When to deviate from basic strategy

July 16, 2002 4:48 AM
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Very many times people try to run mathematical models of my Play Strategy. While not all that easy to comprehend for just anybody, when I see a real interest I will answer any and all questions ”” regardless of where the come from.

More often than not, I’ve found that those who are searching for an alternative, fun way of playing video poker more or less look for a basic understanding in order to do as I recommend ”” to use my Strategy as a baseline for coming up with one that is comfortable for them to play while staying within their own financial limitations.

On the other hand, it’s generally the critics and naysayers who want to know every detail and understand every quirk ”” but for quite a different reason.

For the most part, the people who ask to learn have almost always come back with reports of winning far more sessions or losing a lot less money.

But what really surprises me are those few who try to shoot down this relatively new overall method with their questions, and then make statements that are incomplete and shortsighted. For instance, my Play Strategy does not disregard probability theories or computer-perfect play at all.

Conversely, each hand is really played no less than mathematically perfect for short-term, goal-oriented strategy (of course barring unintentional mistakes) based on the deal and the game being played ”” even though quite a few hands require a break from traditional optimal play. Long-term, expert-play gurus usually have a cow when they hear me say this, but they never stick around long enough to see why their one-dimensional thinking has severely limited their play results.

One of my keys to consistent winning is in the deviations from expert plays. Although far more difficult to master as well as requiring extreme concentration during play, these "special plays" are as important to my Play Strategy as any of the other components are. But why are they so "special?"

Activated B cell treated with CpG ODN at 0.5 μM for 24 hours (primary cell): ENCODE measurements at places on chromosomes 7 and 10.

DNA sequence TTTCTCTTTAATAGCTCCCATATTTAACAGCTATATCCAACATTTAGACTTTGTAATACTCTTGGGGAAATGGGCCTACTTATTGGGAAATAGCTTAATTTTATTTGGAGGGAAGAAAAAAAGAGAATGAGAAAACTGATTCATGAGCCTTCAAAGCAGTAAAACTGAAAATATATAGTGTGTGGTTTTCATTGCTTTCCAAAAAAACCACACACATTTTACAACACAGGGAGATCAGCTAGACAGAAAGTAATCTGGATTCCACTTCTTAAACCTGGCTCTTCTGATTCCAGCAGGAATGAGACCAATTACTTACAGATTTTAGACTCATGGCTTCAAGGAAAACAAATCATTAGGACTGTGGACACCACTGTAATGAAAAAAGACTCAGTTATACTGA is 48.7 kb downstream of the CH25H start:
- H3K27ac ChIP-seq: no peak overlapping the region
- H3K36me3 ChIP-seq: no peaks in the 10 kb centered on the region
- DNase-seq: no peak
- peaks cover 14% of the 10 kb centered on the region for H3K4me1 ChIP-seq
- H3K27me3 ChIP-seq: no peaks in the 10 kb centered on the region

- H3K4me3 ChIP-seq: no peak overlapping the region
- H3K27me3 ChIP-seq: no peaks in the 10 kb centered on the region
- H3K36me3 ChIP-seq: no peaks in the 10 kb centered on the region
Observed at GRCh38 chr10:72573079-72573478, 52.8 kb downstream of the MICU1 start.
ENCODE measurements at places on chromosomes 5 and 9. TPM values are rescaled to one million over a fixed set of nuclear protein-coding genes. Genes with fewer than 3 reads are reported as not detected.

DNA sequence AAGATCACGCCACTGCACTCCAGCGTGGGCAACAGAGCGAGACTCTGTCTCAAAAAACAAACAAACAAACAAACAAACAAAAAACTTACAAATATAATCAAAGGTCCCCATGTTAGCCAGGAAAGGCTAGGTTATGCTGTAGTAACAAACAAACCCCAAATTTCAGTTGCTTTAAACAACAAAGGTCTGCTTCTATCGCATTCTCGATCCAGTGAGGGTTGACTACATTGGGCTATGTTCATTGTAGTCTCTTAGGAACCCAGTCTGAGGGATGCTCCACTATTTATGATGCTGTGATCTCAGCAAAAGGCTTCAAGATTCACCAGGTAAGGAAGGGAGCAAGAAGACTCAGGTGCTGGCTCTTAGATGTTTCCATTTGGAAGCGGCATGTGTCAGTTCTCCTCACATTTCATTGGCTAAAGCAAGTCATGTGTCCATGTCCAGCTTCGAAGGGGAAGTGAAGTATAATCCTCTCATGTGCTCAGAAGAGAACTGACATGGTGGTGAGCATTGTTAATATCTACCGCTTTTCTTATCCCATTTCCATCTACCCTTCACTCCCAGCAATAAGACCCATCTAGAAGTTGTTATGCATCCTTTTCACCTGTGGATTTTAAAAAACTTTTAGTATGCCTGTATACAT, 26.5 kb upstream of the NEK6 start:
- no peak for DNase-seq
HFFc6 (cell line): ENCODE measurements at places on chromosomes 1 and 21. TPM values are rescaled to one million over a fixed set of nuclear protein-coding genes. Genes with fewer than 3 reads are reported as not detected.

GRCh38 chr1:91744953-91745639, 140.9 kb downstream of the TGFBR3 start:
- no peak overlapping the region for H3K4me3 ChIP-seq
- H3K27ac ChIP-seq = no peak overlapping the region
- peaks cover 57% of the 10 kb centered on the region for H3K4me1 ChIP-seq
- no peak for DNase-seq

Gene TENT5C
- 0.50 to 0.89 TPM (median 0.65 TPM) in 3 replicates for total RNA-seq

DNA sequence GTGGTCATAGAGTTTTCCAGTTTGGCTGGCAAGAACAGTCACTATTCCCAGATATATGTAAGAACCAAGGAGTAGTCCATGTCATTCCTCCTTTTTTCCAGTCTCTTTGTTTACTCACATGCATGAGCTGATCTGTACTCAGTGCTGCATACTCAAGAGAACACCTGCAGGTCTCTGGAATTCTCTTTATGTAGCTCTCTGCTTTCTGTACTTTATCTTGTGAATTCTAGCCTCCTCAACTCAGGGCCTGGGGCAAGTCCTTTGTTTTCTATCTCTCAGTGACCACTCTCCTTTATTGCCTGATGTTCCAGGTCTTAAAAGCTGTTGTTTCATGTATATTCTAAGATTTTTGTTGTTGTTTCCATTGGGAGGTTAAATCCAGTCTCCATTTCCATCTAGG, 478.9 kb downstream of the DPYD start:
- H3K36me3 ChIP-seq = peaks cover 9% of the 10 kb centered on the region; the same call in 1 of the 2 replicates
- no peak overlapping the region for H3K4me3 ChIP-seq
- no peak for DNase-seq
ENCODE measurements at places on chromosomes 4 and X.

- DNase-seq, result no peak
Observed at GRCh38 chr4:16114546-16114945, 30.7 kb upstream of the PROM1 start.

First, if you were to program a computer with every type of play I make in every situation that would deviate from perfect play, and hook it to a video poker game through the end of time, it is a good bet that the longer this went on, the more this computer would lose. Why? Because over whatever it is that constitutes the long run, the math models clearly show us that these are the expected results. No one could ever argue successfully against this law of nature. This is also the rationale behind why casinos never give up the odds, regardless of whether or not a game advertises greater than 100 percent pay back with optimal play. The long run rests solely with them, while players are merely individuals who always and only will ever play in short-term sessions.

Because of this fact, I set out to find a way to beat the video poker machines on a session-by-session basis. Strategy needed to be reviewed. Rules needed to change. It turned out special plays that deviated from expert play were an absolute requirement in order to have the optimal chance at winning consistently.

And because of their requirement, they are the mathematically correct play to make when they are made. I’m actually writing this just as I’ve returned home from a session in Las Vegas, which was won because of one of these plays. Playing my relatively new Multi-Play Strategy (which is only on 5-play machines), on the $5 game I was dealt a pair of 7’s, an Ace, and two nothing cards.

On any single-play game I always keep the low pair ”” which is the correct play in anyone’s book. But on the game I was playing (Super Aces), four Aces always pays 2,000 credits. Because I am only here for the short-term and I have specific goals set, and because I am playing 5-Play (I’d never play this game in single-play format), Aces are very powerful cards. So with such a deal, I always only keep the Ace (unless either of the two "nothing cards" are cards that have a special high quad payout, because even when you keep one dealt card, four-of-a-kind can and does come up on the draw).

In this case, the special play paid off handsomely, as on the fifth line I drew three more Aces for a $10,000 winner and an overall session profit of $4,960. I immediately left for home. Such a bold play would make some of the long-term EV worshippers nervous, but it is the correct play to make when you are concerned with today’s results and not the least bit worried about what will happen tomorrow””until tomorrow.

They may say that making this play might be costing me 52.4 cents/hour or whatever, but I don’t care about baloney like that, and I’m certainly not after an hourly wage. The bottom line to me is what my short-term EV is, which is arrived at by applying a calculated factor to the hand’s theoretical long-term EV. The rule of thumb to remember is this: Long-term is solely the tool of the casino; short-term is the only way to approach the game.

Throughout my 137 professional sessions to date, these special plays have allowed me to be much further ahead than if I did not use them. Because playing within the boundaries of short-term strategy recognizes that anything can happen at any time, there are times when it is not optimal to make the "expert" play.

This was calculated to be the case in my Strategy’s development, and it has proven out to be true in actual play. It is the only part of my Strategies that I have never fully disclosed. The math people are unable to program every play into their computers. The bottom line is there is a difference on how to approach the game of video poker. When they finally realize that every battle is a short-term session, they talk to me.